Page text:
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Stop the War Before It Gets Worse

The rebels' position is entirely understandable, but it is also another argument for bringing the intervention to an end.
Syrian rebels

The “moderate” Syrian opposition are taking the same position as Turkey in demanding that the U.S. attack the Assad regime before they support the war on ISIS:

The rebels say they have been put in a difficult position in which they are being asked to support a strategy that has so far brought them no benefits and is regarded with suspicion by ordinary Syrians. They are now insisting they will not support the strikes unless the strategy is extended to include toppling the Assad regime — a position shared by Turkey, which hosts the rebel leadership.

The rebels’ position is entirely understandable, but it is also another argument for bringing the intervention to an end. It is unreasonable to expect anti-regime forces to do Washington’s bidding against other enemies of the regime when their overriding concern is to fight regime forces. However, that isn’t an argument for doing what the rebels want. It draws our attention back to why the war has been misguided and unlikely to succeed from the start, especially once it expanded into Syria. If both Turkey and the “moderate” opposition refuse to cooperate unless the U.S. attacks the Syrian government, that tells us that the war against ISIS cannot be fought effectively at an acceptable cost. That should be a clear warning to the administration to stop now before it gets in any deeper. Warring against both sides in the same civil war not only appears absurd, but it greatly increases the chances of costly failure.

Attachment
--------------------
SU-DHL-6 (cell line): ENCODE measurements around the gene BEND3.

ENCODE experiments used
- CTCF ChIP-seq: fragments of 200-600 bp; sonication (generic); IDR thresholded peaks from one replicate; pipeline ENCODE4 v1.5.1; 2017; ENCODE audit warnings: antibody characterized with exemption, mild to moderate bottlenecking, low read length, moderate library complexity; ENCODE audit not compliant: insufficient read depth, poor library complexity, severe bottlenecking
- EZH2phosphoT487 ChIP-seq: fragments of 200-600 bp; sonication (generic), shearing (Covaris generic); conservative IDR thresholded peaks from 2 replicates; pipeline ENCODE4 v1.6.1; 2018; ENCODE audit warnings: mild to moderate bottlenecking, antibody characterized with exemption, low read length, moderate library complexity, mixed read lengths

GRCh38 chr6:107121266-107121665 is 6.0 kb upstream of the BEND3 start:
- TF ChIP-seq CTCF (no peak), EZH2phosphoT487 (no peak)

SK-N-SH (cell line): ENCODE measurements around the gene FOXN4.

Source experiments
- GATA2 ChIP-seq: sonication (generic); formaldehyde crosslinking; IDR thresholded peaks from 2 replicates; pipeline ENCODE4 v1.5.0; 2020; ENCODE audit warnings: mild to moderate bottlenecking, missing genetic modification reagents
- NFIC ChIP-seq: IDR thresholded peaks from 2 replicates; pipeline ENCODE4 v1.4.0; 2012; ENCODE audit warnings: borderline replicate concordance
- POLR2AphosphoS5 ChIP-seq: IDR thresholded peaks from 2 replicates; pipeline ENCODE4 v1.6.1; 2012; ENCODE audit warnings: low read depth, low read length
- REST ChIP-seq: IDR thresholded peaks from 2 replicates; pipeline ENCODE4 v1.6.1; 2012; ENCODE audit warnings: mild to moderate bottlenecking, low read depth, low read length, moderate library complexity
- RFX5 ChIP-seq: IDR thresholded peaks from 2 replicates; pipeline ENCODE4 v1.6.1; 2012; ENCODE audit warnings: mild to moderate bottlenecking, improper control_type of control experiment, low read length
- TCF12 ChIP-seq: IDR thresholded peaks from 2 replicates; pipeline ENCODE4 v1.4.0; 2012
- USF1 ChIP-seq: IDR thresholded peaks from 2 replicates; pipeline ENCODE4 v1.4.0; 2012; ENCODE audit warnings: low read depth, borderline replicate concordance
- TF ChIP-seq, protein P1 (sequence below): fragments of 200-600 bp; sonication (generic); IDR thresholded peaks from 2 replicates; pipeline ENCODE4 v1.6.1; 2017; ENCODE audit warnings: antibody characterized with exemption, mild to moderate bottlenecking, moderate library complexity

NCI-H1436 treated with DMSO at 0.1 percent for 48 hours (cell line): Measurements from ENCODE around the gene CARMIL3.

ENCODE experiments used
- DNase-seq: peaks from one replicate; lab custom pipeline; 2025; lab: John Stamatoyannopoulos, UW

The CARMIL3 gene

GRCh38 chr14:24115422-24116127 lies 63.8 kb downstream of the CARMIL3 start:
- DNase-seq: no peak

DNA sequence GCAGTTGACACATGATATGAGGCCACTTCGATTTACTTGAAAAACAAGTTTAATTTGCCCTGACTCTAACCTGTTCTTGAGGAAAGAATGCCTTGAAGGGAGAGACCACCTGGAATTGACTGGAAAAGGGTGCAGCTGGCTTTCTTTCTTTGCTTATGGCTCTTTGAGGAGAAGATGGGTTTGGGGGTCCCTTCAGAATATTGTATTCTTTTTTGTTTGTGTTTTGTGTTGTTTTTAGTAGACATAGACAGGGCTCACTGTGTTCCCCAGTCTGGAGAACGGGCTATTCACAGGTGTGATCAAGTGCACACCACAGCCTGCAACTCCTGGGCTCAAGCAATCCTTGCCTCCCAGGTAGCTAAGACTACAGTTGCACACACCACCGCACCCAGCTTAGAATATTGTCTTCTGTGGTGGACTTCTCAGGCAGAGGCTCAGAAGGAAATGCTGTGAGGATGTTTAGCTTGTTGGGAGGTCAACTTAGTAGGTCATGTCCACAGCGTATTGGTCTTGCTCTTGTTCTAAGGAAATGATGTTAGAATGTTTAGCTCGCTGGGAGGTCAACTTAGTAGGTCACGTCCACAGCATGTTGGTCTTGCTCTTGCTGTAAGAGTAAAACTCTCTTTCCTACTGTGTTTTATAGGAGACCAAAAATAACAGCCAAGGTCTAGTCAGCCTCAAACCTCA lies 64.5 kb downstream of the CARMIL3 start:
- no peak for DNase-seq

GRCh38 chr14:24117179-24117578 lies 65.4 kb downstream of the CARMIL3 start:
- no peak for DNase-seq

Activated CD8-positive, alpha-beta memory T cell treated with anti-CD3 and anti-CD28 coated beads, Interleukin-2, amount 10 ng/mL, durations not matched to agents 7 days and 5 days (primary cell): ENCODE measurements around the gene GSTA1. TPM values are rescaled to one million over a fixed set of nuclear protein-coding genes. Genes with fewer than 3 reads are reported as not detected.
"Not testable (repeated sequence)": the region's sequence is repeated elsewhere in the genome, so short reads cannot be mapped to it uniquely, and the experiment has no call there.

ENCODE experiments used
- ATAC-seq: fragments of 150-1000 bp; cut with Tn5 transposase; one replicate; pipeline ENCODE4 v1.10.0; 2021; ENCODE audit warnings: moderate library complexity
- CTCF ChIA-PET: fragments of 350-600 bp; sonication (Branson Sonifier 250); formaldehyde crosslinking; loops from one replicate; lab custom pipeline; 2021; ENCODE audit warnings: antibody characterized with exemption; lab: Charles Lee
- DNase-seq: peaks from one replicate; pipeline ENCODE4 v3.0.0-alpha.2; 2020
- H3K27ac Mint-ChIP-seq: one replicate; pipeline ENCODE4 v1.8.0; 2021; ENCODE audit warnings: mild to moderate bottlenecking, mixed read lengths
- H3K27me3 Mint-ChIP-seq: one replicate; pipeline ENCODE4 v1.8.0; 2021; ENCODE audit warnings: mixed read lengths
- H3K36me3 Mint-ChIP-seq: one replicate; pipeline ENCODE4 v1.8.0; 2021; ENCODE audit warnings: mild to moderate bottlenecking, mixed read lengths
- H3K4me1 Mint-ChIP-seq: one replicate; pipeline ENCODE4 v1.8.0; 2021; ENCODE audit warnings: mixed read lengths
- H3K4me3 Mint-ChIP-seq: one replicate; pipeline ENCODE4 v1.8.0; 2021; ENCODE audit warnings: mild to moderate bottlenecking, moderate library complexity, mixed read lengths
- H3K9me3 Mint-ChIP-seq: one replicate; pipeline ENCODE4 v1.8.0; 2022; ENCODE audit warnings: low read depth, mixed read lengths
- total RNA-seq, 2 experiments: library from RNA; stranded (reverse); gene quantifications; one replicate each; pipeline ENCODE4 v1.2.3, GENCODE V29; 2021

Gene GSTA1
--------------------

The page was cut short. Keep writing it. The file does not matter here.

Commencing hostilities with the Syrian government now not only puts American pilots at greater risk as they carry out attacks on ISIS, but it could also have other dangerous consequences for U.S. relations with Russia and Iran. Suppose that U.S. strikes on regime forces kill Russian or Iranian advisers. At best, that will seriously harm relations, and it could spark a new crisis or perhaps even some form of retaliation on the part of the Iranians and their proxies. Even if that doesn’t happen, we have to assume that attacking the Syrian government will strengthen the position of hard-liners in Iran to everyone’s detriment. If the administration caved in to these demands to attack the regime, it would be only a matter of time before the rebels issued new demands for a larger U.S. effort to oust Assad.



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